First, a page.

How to Fly Fish a Woolly Bugger Fly

How to Fly Fish a Woolly Bugger Fly

The Woolly Bugger or Wooly Bugger is one of the most simple, versatile, and effective flies in fly fishing history. Trout, panfish, bass, carp, redfish, bonefish; you name it, it will eat a bugger. With that said, the woolly bugger is essential for all fly fishers, especially beginners. In this piece, we focus on trout fishing and breaking down everything you need to know about fly fishing a woolly bugger.

What is a Woolly Bugger fly?

Woolly Buggers are a type of wet fly streamer used to fish beneath the surface. They are commonly handmade out of chenille, yarn, hackle, thread, flash tinsel, and marabou. Streamer flies are bigger sinking fly fishing flies that imitate minnows, crayfish, leeches, large insects, etc. that are usually retrieved for movement.

What makes the Woolly Bugger such a popular fly pattern across the United States is its versatility across all types of fly fishing from freshwater to saltwater. Woolly buggers can imitate a wide range of baitfish, leeches, crayfish, large nymphs, drowned terrestrial insects, shrimp, and crabs.

When tied in black, it imitates a leech or a nymph, while when tied in white it mimics a baitfish, and so on.

Another component of the Bugger that can be adjusted is the weight.

Without any weight, the woolly bugger fly rides in the upper water column, which can be great for trout feeding higher in the water or feeding in the shallows. If you need your fly to get down deep, adding a bead head or some wire to the fly does the job without compromising the presentation of the fly. I like using a weightless Bugger when I’m swinging my fly through a shallow riffle, and a weighted one when I encounter any pockets and pools. This versatility allows the Bugger to be fished in many different situations while targeting trout.

Like I said above, the Woolly Bugger can imitate many different food sources for trout, so to effectively fish it, you need to know what you are trying to mimic.

Can You Nymph With a Wooly Bugger?

While it is unconventional, yes, you can nymph with a wooly bugger. You can easily dead-drift a woolly bugger under a strike indicator or tight-line nymph the fly. I would argue that the best way is to jig it slightly across currents more like a soft hackle wet fly or streamer. I probably wouldn’t nymph a bugger in size larger than size #8. I’d much rather prefer a size #12, #10, or #8. Anything larger than that would be best for larger rivers and streams.

What is a Woolly Bugger?

Woolly buggers are a type of streamer fly, which are larger flies designed to sink. Woolly Buggers are incredibly versatile and they imitate all sorts of large aquatic insect larvae, leeches, baitfish, and minnows.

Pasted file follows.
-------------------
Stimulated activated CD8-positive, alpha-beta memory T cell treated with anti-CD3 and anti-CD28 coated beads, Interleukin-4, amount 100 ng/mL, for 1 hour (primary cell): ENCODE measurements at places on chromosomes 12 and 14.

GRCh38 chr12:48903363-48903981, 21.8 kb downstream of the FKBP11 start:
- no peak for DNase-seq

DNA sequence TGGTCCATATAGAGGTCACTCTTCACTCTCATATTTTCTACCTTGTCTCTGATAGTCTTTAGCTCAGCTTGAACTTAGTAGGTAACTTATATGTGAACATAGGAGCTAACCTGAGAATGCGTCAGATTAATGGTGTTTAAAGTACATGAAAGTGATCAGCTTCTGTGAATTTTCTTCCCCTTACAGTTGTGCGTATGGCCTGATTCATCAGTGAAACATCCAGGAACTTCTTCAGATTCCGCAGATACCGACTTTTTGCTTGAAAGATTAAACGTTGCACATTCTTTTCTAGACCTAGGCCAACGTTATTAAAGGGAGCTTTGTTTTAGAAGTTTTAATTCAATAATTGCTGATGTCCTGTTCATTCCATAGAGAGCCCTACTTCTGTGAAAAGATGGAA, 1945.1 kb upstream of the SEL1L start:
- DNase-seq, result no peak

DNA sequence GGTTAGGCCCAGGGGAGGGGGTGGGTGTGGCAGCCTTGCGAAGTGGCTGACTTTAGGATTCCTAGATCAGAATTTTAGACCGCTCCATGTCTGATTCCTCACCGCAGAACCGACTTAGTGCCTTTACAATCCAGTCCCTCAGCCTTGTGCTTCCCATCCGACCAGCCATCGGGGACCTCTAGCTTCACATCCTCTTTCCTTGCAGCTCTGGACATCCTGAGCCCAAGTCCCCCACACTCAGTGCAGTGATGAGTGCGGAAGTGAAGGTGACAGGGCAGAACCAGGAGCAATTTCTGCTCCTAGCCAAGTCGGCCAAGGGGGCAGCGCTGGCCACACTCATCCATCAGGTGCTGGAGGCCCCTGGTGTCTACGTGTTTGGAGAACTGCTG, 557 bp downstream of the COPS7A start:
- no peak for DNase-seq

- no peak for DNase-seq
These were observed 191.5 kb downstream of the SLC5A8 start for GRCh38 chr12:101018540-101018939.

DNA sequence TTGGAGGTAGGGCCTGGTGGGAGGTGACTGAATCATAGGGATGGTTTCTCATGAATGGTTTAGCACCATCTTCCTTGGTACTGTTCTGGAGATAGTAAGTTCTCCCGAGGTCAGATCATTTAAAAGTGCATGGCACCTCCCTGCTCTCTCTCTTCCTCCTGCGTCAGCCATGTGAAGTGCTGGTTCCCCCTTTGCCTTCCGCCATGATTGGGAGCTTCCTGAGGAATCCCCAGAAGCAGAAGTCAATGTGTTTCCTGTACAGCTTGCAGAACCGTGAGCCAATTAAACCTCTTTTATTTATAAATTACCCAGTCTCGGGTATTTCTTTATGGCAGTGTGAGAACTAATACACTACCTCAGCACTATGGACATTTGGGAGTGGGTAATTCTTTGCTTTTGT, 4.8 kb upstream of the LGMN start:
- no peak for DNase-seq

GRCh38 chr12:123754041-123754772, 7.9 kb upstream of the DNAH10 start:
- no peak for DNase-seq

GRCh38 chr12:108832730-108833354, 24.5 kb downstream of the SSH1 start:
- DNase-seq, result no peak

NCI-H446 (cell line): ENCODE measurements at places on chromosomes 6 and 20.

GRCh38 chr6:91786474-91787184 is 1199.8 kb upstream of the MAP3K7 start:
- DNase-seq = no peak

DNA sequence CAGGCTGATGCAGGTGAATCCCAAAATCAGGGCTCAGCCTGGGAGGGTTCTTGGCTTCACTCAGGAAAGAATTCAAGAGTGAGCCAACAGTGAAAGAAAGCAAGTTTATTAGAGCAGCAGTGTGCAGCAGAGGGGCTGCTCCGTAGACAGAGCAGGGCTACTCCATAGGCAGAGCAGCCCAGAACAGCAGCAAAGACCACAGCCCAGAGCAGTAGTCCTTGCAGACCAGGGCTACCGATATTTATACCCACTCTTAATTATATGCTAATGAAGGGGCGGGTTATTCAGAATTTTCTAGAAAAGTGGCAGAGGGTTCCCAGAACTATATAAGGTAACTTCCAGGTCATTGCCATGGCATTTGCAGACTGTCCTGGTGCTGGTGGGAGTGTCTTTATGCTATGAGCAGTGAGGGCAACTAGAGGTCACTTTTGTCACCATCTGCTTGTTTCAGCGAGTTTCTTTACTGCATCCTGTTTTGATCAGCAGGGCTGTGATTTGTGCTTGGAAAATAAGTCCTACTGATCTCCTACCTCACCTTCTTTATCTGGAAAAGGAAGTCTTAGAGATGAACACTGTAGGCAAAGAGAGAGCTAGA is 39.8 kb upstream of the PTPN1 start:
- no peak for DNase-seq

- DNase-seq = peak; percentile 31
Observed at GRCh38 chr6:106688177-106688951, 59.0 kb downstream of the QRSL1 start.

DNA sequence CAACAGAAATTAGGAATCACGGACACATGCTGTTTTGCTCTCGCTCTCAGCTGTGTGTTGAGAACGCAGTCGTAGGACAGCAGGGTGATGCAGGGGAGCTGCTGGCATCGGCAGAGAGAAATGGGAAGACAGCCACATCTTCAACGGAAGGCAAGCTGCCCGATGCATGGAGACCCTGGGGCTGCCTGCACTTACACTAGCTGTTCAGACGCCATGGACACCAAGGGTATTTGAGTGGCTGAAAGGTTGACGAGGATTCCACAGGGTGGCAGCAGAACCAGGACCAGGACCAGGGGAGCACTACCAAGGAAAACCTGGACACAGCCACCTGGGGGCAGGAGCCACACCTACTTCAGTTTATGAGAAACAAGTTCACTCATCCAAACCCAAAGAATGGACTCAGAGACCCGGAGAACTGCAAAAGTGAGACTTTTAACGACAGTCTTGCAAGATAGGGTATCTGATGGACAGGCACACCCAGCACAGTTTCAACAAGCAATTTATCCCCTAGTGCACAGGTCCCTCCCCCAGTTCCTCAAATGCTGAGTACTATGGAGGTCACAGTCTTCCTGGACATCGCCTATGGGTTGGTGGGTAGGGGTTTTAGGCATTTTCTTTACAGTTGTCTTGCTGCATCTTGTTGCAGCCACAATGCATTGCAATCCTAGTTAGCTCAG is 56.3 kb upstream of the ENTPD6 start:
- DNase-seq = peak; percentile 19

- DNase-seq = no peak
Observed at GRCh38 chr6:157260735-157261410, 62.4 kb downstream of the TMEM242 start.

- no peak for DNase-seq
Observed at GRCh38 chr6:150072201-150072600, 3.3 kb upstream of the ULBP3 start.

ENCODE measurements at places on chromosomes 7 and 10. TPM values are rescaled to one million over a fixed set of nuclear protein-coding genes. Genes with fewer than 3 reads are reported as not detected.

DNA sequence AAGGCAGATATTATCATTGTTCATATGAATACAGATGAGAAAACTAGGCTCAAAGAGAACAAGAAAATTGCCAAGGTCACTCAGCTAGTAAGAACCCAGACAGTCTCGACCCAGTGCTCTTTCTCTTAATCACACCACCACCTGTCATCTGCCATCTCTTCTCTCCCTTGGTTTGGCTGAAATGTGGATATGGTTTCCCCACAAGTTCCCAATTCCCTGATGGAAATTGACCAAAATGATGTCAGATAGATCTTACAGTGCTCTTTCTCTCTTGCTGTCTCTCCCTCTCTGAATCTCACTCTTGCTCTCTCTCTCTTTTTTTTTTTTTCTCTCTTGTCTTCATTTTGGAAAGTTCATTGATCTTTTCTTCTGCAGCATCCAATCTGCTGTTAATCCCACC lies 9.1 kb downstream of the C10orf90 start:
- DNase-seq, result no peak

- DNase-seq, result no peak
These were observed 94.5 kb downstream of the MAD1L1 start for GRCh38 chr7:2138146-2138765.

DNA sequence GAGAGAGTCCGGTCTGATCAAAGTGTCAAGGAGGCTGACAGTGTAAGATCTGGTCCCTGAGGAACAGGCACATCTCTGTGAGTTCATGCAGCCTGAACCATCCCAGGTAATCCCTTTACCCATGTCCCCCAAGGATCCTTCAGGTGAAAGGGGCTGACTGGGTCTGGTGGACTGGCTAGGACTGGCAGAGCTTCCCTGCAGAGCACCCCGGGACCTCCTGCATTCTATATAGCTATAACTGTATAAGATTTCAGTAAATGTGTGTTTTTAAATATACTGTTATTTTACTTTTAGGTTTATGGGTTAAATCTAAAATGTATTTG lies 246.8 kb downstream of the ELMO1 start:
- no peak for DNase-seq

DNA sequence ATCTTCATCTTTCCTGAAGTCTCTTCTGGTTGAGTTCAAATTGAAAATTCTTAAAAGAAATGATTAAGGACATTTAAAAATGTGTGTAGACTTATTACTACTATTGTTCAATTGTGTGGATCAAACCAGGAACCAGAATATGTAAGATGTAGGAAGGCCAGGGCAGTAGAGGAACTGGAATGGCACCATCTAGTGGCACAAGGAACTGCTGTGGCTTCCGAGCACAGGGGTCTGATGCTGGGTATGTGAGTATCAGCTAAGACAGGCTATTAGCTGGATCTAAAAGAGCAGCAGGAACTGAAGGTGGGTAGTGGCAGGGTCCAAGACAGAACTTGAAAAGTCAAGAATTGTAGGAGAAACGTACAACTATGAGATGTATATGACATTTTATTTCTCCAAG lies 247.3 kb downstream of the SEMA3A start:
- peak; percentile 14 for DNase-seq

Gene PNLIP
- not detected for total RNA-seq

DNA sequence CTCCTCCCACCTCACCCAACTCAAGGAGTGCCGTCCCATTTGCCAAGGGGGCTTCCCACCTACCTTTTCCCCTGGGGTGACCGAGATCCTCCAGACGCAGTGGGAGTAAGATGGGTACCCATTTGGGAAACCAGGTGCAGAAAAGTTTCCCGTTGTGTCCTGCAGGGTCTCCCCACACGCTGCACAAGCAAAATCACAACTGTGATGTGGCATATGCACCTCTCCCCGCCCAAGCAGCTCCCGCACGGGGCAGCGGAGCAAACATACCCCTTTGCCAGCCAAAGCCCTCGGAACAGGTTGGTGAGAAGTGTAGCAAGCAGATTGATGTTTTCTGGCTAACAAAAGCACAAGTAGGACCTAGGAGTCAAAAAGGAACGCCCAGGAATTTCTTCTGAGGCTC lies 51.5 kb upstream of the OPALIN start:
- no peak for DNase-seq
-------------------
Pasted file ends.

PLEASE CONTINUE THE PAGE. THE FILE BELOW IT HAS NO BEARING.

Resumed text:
Woolly bugger flies come in all colors and sizes ranging from white to purple and sizes from #12 to size #2. Some have rubber legs while others come with or without bead heads.

So we offer the most popular colors olive, brown, black, olive / black, white, and a few variations that combine those colors. I typically fish the more natural colors. For the more bright and colorful options like chartreuse and yellow, I use these when naturals aren’t moving fish.

You can fish woolly buggers year-round and it is such a great fly during the spring, summer, and fall seasons. Even in the winter, we’ve landed trout on slow stripping a bugger. Plus, woolly buggers are great for all fish, not just trout. Just to name a few we’ve caught plenty of panfish, bass, steelhead, and salmon on all sorts of bugger variations.

How Do You Set Up a Woolly Bugger Fly?

Let’s talk about the easiest way to rig a wooly bugger.

The good news is you can fish woolly buggers on your standard floating fly line and can be fished on a 3-weight or heavier fly rod. The heavier the fly rod like a 5, 6, or 7 weight, the easier it is to cast woolly buggers and more hefty flies.

You’ll want to start with a shorter fly leader in a thicker diameter – a 6 foot fly leader is a good starting point in a 0x to 3x leader and tippet. You don’t have to use a shorter fly leader, but it will make casting easier and more accurate. If all you have is a 9 foot trout leader you can leave it as it is or clip it back a few feet into that thicker butt section to make it shorter. Then add some 0x to 3x tippet to the end with a blood knot.

One of the best ways to tie on a streamer like a Woolly Bugger is with a non-slip loop knot. This loop allows the woolly bugger to move more naturally in the water. Otherwise, you can use a standard improved clinch knot.

Here’s how to tie a non-slip loop knot.